After the French Labour Minister yesterday indicated that a massive 11.7mn workers in the private sector were now registered under the country’s partial unemployment plan, today’s labour market figures from Spain were similarly depressing. Indeed, the number of people registered in employment fell a whopping 691k in April, almost double the drop recorded in March, which itself was by far the largest on record. And so the number of people in employment fell to 18.4mn in April, a drop of 770k from a year earlier and the lowest reading since October 2017. As such, in non-seasonally adjusted terms, the number of jobless claims jumped again, by 282k following a rise of 302k in March, to 3.8mn, marking a rise of 21%Y/Y and the highest level for almost five years.

Euro area producer price inflation figures for March due later this morning are expected to show that the headline rate fell to -2.7%Y/Y in March, from -1.3%Y/Y, flagging disinflationary price pressures further down the pipeline emanating not least from lower oil prices and other commodities. Supply-side disruption will, however, add a positive impulse to prices of higher quality items along the value chain over coming months. Indeed, the FT has this morning reported that Volkswagen, for one, has already seen a sharp increase in the costs of key car components.

After data released yesterday revealed that new car registrations in Italy and Spain plunged to record lows of just over 4k cars apiece in April, marking declines of 97.5%Y/Y and 96.5%Y/Y respectively, this morning’s equivalent UK figures from the SMMT will show pretty much the same picture. Indeed, reports suggest that, with showrooms having remained shut for the entire month, UK registrations were also down 97%Y/Y from more than 161k a year earlier to a little over 4k, with 70% of the total reflecting purchases by companies buying for their fleets. SMMT expects full-year registrations to drop more than one quarter over the year as a whole.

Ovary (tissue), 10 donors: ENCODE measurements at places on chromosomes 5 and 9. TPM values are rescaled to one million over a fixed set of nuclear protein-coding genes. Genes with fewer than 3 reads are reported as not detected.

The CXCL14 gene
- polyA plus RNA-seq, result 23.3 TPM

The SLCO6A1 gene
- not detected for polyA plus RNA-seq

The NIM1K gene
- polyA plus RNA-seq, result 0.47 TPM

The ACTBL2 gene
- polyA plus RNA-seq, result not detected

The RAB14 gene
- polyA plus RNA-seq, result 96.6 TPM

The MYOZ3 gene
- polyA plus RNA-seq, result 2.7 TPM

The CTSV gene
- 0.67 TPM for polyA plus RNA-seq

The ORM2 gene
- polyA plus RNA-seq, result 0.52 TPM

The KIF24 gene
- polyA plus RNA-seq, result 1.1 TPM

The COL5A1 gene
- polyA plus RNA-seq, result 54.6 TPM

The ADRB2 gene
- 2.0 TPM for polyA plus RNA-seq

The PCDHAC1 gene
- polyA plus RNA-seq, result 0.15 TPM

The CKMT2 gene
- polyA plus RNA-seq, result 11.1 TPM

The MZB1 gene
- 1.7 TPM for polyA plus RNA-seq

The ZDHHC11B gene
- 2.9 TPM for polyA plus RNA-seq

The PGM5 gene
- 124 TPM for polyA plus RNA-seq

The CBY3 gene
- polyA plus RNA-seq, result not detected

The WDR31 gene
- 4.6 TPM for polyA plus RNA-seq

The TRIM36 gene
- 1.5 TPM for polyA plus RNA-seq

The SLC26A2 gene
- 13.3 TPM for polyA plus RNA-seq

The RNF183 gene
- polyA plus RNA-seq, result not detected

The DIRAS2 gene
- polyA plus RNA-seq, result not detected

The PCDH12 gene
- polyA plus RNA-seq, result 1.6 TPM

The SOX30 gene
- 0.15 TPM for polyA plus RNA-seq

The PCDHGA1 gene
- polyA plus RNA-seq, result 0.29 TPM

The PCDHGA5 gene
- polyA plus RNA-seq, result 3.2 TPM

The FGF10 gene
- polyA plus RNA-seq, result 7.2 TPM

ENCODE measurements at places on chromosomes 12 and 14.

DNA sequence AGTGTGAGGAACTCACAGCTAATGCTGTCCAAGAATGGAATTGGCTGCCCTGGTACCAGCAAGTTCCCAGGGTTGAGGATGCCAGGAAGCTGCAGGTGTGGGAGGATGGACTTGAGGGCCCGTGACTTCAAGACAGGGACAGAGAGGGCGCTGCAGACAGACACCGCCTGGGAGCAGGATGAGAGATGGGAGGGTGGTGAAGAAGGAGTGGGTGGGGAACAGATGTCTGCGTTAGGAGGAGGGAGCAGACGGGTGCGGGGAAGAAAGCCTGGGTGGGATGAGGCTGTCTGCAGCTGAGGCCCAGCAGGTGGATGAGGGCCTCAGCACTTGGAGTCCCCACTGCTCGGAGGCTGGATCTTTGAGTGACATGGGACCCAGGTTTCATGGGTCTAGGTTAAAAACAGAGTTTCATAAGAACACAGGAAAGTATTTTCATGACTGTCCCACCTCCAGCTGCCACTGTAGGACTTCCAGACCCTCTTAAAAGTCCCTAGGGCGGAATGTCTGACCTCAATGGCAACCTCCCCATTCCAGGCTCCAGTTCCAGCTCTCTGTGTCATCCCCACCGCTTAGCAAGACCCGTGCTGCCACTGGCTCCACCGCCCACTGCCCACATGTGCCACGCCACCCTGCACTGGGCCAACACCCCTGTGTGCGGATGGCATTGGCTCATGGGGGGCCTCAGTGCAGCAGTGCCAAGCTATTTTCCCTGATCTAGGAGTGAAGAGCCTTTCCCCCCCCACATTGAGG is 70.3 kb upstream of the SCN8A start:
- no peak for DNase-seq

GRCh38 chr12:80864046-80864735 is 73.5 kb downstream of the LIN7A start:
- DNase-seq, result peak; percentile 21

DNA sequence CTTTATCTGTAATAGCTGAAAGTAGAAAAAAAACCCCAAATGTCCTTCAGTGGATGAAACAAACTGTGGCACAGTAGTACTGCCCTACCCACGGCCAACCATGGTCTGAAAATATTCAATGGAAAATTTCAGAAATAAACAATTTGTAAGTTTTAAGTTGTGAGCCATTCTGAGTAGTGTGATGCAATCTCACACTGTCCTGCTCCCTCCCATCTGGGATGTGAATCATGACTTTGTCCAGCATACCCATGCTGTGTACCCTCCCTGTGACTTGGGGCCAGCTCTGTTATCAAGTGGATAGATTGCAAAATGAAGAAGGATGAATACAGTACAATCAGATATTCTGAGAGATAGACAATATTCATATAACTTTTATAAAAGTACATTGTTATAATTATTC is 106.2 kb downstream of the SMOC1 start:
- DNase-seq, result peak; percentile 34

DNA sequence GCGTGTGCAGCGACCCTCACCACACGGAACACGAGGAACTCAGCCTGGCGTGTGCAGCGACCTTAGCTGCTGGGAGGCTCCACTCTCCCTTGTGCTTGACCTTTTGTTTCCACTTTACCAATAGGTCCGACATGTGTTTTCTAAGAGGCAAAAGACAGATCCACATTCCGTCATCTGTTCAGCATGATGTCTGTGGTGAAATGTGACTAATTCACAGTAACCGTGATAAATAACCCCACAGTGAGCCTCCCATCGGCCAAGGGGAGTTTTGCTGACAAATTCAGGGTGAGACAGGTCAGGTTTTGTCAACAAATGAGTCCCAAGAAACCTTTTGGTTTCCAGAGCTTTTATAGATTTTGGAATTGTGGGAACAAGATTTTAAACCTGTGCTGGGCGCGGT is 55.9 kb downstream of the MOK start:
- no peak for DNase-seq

The final UK services PMIs for April will also be published today. The flash estimates showed that the headline activity index fell a record 22.2pts to just 12.3, the lowest in the survey’s 22-year history. The detail will inevitably be alarming too. Indeed, after HMRC announced yesterday that 6.3mn jobs – almost one quarter of total employees – had been furloughed in the first two weeks of the government’s Job Retention Scheme, we would expect to see a downwards revision to the flash employment component of 25.3, which was down more than 18pts from March. And with last week’s final manufacturing output PMI having been revised slightly lower, we would expect to see the composite PMI nudged lower still from the 12.9 reading in the preliminary release.

In the US, the focus this afternoon will be on the release of the non-manufacturing ISM and final services and composite PMIs, which are forecast to fall to levels consistent with an extremely deep contraction in activity – indeed, the flash headline services index fell in April to 27.0, the lowest level on record. Tomorrow will also bring final trade figures for March, which are likely to confirm a sharp fall in imports and exports, with the latter significantly disrupted by global travel restrictions.